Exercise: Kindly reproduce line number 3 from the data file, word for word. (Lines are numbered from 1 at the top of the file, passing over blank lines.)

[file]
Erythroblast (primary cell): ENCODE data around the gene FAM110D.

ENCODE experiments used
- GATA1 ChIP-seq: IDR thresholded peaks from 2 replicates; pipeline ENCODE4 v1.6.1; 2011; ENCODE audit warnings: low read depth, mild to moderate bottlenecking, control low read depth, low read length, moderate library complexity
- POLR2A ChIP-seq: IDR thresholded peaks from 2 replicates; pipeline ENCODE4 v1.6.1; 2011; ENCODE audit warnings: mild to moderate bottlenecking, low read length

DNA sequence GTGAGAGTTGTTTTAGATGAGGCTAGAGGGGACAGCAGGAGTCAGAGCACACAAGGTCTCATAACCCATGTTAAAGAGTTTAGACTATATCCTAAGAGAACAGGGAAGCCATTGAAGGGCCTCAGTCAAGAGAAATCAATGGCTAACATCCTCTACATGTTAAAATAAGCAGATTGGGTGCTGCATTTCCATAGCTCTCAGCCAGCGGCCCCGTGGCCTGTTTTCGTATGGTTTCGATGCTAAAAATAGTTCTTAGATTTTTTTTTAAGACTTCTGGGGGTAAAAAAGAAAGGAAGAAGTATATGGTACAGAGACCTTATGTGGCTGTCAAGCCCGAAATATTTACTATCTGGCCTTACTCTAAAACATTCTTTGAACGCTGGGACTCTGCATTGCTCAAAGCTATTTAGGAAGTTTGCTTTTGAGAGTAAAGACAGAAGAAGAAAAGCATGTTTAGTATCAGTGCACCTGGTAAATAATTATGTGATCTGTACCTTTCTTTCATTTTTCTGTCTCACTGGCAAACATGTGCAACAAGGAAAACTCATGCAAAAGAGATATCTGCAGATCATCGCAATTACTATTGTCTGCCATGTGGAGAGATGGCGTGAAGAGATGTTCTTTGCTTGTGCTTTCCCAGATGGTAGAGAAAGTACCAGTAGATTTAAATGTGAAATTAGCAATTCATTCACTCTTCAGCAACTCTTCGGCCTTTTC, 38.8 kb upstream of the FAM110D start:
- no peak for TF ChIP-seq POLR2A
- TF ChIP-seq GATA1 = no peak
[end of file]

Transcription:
- GATA1 ChIP-seq: IDR thresholded peaks from 2 replicates; pipeline ENCODE4 v1.6.1; 2011; ENCODE audit warnings: low read depth, mild to moderate bottlenecking, control low read depth, low read length, moderate library complexity